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BACKGROUND: Tranexamic acid (TXA) is an antifibrinolytic that has shown some promise in improving outcomes in traumatic brain injury (TBI), but only when given early after injury. We examined the association between timing of prehospital TXA administration and outcomes in patients with moderate to severe TBI.

METHODS: Patients enrolled in the multi-institutional, double-blind randomized prehospital TXA for TBI trial with blunt or penetrating injury and suspected TBI (Glasgow Coma Scale score <= 12, SBP >=90) who received either a 2-g TXA bolus or a 1-g bolus plus 1 g 8 hour infusion within 2 hours of injury were analyzed. Outcomes were compared between early administration (<45 minutes from injury) and late administration >=45 minutes from injury) using a [chi]2, Fischer's exact test, t test, or Mann-Whitney U test as indicated. Logistic regression examined time to drug as an independent variable. A p value less than 0.05 was considered significant.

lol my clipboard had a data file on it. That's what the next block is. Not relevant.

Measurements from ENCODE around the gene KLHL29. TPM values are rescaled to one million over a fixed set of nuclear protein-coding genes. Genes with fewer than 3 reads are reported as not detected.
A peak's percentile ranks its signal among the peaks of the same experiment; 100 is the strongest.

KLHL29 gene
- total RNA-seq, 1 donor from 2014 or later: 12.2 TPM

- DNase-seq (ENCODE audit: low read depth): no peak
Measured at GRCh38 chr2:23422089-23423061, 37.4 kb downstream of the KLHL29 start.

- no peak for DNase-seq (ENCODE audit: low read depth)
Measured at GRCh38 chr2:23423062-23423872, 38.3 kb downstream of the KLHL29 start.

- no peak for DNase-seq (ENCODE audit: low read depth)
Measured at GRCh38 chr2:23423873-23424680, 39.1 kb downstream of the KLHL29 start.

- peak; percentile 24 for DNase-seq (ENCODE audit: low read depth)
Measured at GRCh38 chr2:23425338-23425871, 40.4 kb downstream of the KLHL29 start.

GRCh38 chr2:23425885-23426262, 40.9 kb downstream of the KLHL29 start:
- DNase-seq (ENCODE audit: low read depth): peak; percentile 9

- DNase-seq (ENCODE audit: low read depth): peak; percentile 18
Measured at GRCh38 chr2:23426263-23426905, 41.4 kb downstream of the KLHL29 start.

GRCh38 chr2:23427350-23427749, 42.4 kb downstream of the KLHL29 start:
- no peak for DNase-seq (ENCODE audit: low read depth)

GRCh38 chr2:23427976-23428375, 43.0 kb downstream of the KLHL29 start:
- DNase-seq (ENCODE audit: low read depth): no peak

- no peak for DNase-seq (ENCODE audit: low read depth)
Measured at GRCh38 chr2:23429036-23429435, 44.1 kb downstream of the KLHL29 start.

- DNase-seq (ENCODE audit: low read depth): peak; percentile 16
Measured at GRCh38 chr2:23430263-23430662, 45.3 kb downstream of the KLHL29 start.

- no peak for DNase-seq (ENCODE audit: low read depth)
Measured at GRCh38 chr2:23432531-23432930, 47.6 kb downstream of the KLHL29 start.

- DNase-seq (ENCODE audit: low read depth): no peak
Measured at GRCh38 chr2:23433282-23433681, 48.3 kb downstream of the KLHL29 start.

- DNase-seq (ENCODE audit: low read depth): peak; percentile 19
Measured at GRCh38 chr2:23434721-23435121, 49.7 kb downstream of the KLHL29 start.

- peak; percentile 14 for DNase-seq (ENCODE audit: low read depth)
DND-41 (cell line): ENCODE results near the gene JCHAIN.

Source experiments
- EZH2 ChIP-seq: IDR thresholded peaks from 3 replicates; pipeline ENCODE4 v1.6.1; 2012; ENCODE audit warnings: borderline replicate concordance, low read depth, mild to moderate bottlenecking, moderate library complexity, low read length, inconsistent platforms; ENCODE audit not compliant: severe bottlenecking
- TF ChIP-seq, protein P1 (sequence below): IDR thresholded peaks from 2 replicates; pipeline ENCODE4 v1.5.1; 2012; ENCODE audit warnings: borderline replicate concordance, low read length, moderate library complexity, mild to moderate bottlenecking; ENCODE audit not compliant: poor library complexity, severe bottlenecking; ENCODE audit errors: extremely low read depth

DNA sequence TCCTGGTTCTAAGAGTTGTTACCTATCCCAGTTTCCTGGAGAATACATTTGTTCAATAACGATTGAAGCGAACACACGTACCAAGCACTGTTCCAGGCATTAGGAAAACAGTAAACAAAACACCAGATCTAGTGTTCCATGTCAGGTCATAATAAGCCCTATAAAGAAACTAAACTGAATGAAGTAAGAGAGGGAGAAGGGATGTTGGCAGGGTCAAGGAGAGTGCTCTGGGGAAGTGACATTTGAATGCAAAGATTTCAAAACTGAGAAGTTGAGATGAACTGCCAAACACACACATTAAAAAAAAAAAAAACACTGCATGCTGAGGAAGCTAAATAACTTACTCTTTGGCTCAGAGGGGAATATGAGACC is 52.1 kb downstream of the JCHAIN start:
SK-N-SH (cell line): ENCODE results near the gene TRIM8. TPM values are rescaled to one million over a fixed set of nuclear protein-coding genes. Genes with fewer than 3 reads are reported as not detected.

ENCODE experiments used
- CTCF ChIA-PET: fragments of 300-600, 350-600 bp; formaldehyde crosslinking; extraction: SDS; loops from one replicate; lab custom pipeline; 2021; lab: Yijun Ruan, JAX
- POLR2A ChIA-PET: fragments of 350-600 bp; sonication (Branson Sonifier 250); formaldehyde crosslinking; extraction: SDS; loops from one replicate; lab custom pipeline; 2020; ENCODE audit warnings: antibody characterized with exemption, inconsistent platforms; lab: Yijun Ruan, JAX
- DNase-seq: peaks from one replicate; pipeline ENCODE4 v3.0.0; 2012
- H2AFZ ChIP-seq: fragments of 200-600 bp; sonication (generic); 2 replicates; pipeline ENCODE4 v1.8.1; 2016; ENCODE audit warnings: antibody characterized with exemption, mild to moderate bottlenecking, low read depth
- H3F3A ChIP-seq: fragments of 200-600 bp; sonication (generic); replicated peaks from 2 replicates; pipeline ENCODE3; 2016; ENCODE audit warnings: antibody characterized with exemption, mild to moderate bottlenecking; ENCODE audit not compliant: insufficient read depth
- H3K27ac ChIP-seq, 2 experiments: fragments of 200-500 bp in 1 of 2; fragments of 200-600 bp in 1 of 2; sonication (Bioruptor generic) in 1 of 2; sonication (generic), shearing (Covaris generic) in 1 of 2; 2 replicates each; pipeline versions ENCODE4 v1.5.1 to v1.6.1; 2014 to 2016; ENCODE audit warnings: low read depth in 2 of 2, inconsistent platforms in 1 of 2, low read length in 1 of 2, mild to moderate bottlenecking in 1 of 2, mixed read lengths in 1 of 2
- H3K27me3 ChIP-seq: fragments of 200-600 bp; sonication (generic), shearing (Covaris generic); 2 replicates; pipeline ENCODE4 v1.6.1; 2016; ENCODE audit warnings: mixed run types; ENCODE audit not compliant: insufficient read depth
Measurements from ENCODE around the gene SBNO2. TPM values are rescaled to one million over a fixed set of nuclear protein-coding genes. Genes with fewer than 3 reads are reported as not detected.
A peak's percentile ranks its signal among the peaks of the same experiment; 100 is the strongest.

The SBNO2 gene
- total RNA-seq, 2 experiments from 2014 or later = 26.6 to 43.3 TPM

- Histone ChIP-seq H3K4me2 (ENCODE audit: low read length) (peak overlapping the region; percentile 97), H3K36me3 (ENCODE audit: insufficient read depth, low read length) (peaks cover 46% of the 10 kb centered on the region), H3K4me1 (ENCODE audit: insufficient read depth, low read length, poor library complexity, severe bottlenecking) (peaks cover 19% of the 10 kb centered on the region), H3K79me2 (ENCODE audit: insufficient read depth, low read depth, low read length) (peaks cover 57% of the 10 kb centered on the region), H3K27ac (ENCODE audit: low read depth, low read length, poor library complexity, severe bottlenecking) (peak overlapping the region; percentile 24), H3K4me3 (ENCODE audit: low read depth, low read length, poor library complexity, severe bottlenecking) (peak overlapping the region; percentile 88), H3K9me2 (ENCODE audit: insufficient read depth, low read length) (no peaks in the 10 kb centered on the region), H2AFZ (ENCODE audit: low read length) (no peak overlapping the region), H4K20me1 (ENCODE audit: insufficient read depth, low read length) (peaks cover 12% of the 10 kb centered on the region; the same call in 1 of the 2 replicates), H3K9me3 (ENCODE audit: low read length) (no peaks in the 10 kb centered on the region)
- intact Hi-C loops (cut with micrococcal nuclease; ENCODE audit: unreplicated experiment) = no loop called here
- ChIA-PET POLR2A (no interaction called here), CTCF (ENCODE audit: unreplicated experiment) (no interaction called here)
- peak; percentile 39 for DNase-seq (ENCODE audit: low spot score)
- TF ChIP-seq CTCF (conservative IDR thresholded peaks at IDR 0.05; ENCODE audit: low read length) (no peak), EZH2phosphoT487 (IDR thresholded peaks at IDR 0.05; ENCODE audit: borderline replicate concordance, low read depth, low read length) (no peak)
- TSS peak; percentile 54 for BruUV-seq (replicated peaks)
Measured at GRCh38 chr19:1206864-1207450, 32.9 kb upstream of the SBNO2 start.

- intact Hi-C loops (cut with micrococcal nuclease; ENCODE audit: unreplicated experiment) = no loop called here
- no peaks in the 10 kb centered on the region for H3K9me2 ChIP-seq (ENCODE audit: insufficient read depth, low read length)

RESULTS: Six hundred forty-nine patients met inclusion criteria (354 early and 259 late). Twenty-eight-day and 6-month mortalities, 6-month Glasgow Outcome Scale-Extended, and disability rating scale scores were not different between early and late administration. Late administration was associated with higher rates of deep venous thrombosis (0.8 vs. 3.4%, p = 0.02), cerebral vasospasm (0% vs. 2%, p = 0.01), as well as prolonged EMS transport and need for a prehospital airway (p < 0.01).

CONCLUSION: In patients with moderate or severe TBI who received TXA within 2 hours of injury, no mortality benefit was observed in those who received treatment within 45 minutes of injury, although lower rates of select complications were seen. These results support protocols that recommend TXA administration within 45 minutes of injury for patients with suspected TBI.

LEVEL OF EVIDENCE: Therapeutic/Care Management; Level II.

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